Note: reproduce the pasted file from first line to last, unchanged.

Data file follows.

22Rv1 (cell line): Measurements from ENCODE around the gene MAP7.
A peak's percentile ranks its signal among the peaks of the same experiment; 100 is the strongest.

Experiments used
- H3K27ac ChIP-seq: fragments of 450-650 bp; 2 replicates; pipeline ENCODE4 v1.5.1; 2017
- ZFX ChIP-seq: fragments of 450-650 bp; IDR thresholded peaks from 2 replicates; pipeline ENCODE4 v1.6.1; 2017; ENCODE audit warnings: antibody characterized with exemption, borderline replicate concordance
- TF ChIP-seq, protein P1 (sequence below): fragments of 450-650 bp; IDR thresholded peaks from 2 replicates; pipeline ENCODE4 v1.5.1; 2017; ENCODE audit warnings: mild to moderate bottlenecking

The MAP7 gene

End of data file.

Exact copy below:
22Rv1 (cell line): Measurements from ENCODE around the gene MAP7.
A peak's percentile ranks its signal among the peaks of the same experiment; 100 is the strongest.

Experiments used
- H3K27ac ChIP-seq: fragments of 450-650 bp; 2 replicates; pipeline ENCODE4 v1.5.1; 2017
- ZFX ChIP-seq: fragments of 450-650 bp; IDR thresholded peaks from 2 replicates; pipeline ENCODE4 v1.6.1; 2017; ENCODE audit warnings: antibody characterized with exemption, borderline replicate concordance
- TF ChIP-seq, protein P1 (sequence below): fragments of 450-650 bp; IDR thresholded peaks from 2 replicates; pipeline ENCODE4 v1.5.1; 2017; ENCODE audit warnings: mild to moderate bottlenecking

The MAP7 gene